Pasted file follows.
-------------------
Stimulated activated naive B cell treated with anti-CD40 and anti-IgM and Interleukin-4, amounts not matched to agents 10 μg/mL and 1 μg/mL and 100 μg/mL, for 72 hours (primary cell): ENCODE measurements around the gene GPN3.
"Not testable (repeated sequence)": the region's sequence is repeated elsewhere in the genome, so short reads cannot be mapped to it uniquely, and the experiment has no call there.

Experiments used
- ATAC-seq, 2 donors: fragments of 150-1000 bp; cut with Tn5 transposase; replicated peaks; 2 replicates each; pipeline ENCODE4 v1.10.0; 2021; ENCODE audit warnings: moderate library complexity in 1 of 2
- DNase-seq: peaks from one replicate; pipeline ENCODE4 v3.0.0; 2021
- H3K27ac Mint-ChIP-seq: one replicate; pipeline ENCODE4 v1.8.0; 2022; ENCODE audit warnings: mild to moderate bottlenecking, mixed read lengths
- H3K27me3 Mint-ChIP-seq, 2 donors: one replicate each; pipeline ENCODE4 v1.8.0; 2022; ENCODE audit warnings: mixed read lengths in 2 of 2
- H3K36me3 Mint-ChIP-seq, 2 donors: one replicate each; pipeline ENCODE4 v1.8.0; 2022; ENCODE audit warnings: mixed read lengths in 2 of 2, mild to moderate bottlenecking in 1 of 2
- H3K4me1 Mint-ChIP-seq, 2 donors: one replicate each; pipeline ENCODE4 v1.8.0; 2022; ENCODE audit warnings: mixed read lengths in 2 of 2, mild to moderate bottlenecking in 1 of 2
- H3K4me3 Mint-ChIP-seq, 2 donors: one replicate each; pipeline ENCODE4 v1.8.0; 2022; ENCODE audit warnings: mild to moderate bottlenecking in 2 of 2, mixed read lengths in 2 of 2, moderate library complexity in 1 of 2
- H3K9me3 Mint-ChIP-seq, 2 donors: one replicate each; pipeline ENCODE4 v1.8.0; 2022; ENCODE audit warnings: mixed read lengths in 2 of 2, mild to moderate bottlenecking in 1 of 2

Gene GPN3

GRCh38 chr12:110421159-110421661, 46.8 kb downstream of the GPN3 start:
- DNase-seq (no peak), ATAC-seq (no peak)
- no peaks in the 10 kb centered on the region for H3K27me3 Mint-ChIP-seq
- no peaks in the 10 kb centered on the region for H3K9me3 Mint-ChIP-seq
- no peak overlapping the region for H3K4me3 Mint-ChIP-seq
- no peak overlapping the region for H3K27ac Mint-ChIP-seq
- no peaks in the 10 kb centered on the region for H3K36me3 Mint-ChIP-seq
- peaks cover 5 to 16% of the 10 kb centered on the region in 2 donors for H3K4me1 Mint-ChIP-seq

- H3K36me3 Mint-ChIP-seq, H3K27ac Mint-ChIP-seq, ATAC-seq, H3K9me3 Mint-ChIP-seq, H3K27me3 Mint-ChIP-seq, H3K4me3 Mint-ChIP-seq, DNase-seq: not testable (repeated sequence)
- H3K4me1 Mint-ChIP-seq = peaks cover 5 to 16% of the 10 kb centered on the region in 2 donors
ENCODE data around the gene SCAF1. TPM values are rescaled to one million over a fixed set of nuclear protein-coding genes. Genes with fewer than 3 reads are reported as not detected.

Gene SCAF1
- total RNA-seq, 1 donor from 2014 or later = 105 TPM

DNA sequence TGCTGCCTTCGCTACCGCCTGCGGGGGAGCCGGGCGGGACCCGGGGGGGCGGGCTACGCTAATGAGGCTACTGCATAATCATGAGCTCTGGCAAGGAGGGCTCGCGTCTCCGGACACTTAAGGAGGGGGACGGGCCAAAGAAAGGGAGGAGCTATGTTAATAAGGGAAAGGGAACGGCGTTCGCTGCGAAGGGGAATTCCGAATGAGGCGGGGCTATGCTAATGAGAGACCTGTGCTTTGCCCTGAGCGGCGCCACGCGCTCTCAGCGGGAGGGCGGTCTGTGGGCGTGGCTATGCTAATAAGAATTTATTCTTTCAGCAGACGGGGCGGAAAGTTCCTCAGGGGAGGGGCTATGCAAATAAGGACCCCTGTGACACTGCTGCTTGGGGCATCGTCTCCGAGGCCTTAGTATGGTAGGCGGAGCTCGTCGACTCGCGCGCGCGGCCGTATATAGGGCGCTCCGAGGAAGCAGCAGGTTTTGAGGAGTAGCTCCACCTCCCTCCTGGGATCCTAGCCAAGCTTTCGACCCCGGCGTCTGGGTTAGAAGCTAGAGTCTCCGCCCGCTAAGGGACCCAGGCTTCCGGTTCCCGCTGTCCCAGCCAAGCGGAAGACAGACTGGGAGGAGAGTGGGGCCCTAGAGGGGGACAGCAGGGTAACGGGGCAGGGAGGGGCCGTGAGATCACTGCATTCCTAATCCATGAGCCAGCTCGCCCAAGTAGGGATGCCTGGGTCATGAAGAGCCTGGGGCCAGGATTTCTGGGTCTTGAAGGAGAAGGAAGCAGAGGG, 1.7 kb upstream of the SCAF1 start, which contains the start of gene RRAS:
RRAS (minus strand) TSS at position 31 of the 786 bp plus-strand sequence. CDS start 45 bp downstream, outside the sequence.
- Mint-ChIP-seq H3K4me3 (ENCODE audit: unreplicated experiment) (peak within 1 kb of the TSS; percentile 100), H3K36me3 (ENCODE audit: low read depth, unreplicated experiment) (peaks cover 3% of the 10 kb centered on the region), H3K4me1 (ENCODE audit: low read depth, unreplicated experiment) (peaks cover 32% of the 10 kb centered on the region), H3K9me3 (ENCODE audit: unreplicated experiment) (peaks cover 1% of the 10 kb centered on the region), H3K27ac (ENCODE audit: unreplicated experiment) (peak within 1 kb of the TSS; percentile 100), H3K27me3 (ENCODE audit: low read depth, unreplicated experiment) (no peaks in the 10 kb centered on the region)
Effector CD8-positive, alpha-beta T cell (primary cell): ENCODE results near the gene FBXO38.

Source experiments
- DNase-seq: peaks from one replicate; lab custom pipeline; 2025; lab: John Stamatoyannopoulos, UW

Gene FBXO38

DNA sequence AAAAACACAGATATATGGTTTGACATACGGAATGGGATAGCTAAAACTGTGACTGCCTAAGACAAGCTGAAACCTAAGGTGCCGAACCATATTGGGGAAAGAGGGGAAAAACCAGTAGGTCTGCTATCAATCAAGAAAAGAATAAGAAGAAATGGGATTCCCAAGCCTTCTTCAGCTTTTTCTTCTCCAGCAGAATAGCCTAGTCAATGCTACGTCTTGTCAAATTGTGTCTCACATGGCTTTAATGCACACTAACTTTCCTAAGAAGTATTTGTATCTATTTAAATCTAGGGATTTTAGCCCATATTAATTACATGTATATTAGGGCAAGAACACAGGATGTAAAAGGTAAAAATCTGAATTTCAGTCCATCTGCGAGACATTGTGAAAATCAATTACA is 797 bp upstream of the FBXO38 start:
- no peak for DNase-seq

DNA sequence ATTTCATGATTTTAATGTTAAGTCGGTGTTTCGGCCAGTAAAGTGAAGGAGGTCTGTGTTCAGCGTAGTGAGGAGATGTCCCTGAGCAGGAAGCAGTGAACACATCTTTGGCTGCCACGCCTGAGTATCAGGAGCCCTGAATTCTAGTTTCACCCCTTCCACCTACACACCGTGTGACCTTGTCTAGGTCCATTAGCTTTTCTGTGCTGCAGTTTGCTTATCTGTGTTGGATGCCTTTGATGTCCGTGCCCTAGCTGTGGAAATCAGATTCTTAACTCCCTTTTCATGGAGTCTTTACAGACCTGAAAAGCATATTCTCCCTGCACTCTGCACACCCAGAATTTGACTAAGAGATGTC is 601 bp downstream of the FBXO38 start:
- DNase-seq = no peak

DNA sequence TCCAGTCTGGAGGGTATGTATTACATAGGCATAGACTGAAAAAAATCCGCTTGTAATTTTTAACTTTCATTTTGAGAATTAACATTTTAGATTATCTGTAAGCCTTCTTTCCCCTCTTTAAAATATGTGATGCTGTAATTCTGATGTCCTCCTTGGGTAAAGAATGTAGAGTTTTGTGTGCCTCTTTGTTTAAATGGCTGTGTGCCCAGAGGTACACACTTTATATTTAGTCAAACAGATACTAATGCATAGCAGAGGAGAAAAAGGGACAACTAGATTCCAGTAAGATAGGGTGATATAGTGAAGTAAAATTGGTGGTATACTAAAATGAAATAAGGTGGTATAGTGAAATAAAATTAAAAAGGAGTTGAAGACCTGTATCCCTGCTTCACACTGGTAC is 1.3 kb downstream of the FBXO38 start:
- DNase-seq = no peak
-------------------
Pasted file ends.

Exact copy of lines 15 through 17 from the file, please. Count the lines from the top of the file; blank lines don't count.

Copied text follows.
- no peaks in the 10 kb centered on the region for H3K27me3 Mint-ChIP-seq
- no peaks in the 10 kb centered on the region for H3K9me3 Mint-ChIP-seq
- no peak overlapping the region for H3K4me3 Mint-ChIP-seq